Mindful Counseling for Complex Trauma: Anxiety, Shame, Stuckness
Social Anxiety represents a specific form of anxiety – one that is triggered in social settings. This type of anxiety is considered to originate from biology and interpersonal trauma, and like any anxiety it becomes self-perpetuating. In other words, the act of avoidance effectively reduces anxiety and so becomes reinforced and patterned.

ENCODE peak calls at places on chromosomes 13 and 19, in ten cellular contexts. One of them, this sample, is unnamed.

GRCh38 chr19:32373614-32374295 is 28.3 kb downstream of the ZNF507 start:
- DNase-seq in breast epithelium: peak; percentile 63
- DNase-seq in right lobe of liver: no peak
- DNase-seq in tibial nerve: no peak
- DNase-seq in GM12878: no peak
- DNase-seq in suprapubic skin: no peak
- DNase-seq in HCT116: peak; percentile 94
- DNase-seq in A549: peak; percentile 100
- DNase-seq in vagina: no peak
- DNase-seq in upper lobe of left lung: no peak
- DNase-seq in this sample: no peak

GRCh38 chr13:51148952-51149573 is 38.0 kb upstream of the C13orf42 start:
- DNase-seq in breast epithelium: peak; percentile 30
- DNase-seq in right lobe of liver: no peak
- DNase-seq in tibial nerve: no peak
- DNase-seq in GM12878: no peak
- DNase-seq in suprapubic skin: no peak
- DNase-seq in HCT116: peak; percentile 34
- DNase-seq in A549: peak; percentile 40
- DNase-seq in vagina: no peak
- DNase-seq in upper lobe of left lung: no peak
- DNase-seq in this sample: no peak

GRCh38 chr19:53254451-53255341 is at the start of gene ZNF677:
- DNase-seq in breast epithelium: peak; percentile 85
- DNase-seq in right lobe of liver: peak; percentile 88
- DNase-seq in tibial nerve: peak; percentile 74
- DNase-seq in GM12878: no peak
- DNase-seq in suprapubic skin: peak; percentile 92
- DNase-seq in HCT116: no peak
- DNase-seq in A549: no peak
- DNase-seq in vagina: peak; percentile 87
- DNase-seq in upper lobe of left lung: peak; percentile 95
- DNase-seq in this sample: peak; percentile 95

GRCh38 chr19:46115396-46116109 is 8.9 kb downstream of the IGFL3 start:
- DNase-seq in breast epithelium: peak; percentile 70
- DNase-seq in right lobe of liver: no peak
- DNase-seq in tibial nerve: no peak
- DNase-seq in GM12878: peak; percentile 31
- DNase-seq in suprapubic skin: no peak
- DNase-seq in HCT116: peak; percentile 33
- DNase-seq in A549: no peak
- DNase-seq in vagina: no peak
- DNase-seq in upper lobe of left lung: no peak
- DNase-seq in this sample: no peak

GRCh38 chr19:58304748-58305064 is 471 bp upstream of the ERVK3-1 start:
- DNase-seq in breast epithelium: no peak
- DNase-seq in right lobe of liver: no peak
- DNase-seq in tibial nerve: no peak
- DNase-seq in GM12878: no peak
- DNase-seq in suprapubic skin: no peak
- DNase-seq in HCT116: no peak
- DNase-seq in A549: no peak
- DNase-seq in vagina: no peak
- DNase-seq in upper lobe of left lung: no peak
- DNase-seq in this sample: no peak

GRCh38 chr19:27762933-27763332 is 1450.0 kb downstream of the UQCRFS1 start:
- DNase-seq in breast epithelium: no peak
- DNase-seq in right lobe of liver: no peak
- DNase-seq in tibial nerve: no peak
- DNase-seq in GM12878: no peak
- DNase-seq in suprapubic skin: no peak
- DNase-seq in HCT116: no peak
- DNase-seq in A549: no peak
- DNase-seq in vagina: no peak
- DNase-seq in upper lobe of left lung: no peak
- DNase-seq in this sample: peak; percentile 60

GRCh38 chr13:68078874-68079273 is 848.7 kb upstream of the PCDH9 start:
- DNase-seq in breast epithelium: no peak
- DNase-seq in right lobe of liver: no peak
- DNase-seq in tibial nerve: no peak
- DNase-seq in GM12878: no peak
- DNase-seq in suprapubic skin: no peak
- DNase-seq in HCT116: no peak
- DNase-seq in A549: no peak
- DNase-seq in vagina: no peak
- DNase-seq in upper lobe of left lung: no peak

From a survival perspective, we know that intense social anxiety can trigger fight/flight responses, reducing IQ and shutting down the part of the brain that translates internal experience into words.
We know that social anxiety is connected to highly empathic individuals, that those experiencing this shame have often felt a sense of oppression, and that those with social anxiety will rate parents as more oppressive than their siblings might rate the same parents.